Mr. Houston would one day build his wealth in Salisbury on the land he purchased and owned, but he got his start saving his wages as a waiter in nearby Virginia.
Solomon T. Houston was born on October 27, 1832 in Salisbury, MD to parents Levin and Easter Houston. He was one of the most prominent men in Salisbury, building his wealth on real estate. The name Solomon Houston appears in different forms throughout numerous historical documents. Solomon was referred to as Saul and Houston was alternatively spelled Huston.1 One of five freedmen involved in the acquisition of land and establishment of the John Wesley Methodist Episcopal Church in Salisbury was his father, Levin Houston. The church was the first black school on the Eastern Shore and the first place of worship for African Americans in Wicomico County.2
Interestingly, there is a relationship between Solomon Houston and the white Hustons who owned and resided in the nearby Poplar Hill Mansion, the oldest standing building in Salisbury. When Salisbury was first founded, Major Levin Handy was the first owner of the mansion. The building of Poplar Hill Mansion, as Handy referred to it, began in 1795-96, sixty years after Salisbury's founding, and was probably built by its slaves, some of whom probably remained when the state of Maryland forcibly sold Handy's 357-acre plantation to pay off his debt.3
Levin Houston, the father of Solomon Houston, who was a slave of Dr. John Huston, was one of the slaves that had lived at Poplar Hill Mansion. Before the main home was built, he was born in Poplar Hill. After Dr. Huston passed away in 1828, Levin was soon granted his freedom the following year. Additionally, it's believed that Dr. Huston may have owned Solomon Houston.5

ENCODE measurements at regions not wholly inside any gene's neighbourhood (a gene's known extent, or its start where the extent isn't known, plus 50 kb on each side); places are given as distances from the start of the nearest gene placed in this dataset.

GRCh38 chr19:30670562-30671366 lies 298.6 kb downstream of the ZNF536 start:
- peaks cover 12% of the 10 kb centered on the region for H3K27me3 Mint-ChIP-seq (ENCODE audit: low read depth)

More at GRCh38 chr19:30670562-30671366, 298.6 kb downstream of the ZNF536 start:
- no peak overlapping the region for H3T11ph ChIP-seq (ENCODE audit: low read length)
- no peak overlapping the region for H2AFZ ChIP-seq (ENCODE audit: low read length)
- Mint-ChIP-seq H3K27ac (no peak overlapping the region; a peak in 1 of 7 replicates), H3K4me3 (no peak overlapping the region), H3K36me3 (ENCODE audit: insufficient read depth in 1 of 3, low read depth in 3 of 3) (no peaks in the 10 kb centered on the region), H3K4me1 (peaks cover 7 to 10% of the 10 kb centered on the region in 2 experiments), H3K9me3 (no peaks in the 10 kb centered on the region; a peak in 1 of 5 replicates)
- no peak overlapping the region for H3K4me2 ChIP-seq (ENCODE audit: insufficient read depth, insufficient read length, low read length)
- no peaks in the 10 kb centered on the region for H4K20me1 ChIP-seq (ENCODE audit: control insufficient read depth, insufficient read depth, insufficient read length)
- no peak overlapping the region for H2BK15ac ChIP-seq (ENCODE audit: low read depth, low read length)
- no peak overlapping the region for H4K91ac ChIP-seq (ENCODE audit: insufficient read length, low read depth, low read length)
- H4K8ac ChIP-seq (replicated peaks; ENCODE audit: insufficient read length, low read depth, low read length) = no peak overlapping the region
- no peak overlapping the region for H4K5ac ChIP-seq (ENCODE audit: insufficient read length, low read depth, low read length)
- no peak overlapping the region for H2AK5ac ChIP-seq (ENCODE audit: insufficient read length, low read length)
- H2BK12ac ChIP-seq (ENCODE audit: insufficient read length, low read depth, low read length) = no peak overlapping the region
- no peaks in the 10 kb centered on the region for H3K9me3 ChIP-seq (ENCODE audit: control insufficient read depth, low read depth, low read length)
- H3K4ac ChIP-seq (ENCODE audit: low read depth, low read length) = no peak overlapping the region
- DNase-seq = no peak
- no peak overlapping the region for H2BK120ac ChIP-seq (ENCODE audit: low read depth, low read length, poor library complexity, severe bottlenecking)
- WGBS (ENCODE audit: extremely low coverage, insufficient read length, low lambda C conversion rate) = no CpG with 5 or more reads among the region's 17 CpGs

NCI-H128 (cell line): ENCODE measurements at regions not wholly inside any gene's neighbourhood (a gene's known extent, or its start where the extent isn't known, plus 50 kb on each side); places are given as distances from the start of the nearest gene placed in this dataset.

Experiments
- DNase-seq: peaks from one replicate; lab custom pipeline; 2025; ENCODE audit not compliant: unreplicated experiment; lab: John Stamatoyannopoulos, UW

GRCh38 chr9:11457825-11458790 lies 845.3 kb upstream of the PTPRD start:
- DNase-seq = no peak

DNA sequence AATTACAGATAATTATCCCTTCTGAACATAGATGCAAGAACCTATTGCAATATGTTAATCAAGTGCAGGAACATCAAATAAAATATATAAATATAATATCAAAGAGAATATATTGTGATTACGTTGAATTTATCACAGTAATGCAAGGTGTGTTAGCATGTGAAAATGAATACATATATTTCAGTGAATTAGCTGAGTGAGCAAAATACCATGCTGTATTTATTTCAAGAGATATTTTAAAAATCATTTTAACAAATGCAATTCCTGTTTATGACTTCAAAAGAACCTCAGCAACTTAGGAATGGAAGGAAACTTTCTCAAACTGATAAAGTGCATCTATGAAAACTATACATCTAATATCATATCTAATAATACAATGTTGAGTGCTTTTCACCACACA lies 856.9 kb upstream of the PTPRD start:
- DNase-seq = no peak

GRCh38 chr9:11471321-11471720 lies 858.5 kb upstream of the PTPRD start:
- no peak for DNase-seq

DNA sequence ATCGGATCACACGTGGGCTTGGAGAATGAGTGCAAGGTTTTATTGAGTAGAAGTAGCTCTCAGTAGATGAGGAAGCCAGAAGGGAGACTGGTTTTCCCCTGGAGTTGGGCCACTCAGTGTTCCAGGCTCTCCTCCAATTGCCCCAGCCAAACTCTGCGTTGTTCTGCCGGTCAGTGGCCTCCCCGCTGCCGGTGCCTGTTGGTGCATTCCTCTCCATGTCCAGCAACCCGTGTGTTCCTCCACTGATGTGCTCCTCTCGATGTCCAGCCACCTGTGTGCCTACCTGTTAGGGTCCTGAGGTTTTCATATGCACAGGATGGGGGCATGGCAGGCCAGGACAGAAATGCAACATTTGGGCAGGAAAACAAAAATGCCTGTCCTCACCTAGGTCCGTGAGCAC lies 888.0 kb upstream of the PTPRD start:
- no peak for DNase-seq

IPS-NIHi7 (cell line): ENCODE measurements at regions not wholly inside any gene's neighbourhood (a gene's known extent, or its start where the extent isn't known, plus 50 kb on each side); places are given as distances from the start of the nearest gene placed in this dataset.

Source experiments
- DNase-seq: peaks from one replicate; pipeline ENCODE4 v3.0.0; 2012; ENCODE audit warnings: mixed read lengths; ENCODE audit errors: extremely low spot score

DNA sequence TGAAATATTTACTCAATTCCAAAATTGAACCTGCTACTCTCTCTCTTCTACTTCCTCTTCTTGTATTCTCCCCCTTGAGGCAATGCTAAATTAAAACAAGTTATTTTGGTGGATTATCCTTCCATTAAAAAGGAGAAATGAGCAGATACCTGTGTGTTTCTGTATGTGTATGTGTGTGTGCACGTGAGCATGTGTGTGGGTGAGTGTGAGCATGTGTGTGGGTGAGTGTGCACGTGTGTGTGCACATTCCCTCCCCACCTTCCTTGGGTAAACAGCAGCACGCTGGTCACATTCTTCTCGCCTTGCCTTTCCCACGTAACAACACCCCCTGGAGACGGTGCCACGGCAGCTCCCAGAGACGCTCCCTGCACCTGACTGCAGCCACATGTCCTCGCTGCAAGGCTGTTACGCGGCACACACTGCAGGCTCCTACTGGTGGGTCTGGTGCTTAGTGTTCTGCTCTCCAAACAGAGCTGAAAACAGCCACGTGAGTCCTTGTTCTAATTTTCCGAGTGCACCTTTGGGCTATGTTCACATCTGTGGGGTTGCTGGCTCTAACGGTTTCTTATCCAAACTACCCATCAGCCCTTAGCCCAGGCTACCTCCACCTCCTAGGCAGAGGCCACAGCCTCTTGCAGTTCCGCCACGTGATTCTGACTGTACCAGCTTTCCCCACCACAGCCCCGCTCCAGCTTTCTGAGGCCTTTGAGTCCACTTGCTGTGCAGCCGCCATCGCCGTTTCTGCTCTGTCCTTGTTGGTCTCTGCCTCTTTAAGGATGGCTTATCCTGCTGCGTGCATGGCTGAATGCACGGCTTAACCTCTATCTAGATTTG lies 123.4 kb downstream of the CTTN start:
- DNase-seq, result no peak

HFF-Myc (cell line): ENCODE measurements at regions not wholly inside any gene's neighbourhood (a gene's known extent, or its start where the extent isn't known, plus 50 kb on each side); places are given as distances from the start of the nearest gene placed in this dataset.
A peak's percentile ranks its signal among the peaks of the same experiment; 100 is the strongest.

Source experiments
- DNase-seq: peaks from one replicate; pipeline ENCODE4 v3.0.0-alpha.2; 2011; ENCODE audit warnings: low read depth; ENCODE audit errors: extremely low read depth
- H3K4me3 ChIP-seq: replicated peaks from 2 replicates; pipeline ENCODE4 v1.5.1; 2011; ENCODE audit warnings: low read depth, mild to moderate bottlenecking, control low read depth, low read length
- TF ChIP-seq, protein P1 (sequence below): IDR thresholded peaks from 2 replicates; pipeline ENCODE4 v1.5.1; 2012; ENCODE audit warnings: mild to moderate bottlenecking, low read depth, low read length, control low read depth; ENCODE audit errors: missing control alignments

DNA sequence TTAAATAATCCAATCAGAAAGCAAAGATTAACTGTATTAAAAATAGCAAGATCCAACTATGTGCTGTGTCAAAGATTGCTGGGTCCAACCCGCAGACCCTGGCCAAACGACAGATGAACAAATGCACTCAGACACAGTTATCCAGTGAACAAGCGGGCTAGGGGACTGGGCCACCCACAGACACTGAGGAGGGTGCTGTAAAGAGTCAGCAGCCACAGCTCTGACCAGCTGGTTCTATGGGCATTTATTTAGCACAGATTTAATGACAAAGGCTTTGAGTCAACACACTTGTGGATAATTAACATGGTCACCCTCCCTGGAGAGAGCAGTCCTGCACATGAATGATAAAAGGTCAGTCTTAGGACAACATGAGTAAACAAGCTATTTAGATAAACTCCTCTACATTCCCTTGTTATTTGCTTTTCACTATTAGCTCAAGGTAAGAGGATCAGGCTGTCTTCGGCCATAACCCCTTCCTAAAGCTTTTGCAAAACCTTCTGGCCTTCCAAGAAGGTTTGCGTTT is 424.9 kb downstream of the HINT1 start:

Solomon Houston was married to Annie Marie Houston as of the time of the 1870 U.S. Census, which described her as a housewife and her husband as a livery stable keeper.6 Together they had six children: John, Laura, Mary, Samuel, and Julia. His daughter, Julia, was married to Ulysses Langston, the owner of the livery stable and grocery store on Church Street.7
During his time in Salisbury, Houston became a preeminent landowner and landlord, making his living from real estate dealings which was notable for an African American in Salisbury at the time. Richard W. Cooper, a writer from the July 28, 1968 edition of The Salisbury Sunday Times described him as a highly respected citizen of Salisbury, and — through evidence of numerous land records — Houston was the owner of many properties in Salisbury, including the parcel where the present Wicomico Junior High School is located, at 635 E Main St in Salisbury, MD.8
Houston was also involved in the purchase of land for the creation of a cemetery on Commerce Street known as Houston Cemetery.9 He was one of six people that purchased the property in 1901, including his daughter Julia and her husband Ulysses Langston. He also owned several properties on Church Street near the John Wesley Methodist Episcopal Church and the Sembly house located on the corner of Church Street and Salisbury Boulevard (Route 13). Houston also owned property near Ward Street, east of the Georgetown area that would eventually be removed to make way for the old Route 50 highway. Many of his properties were used as rental units. Houston’s land records disclosed over 40 transactions related to the purchase and sale of his properties.10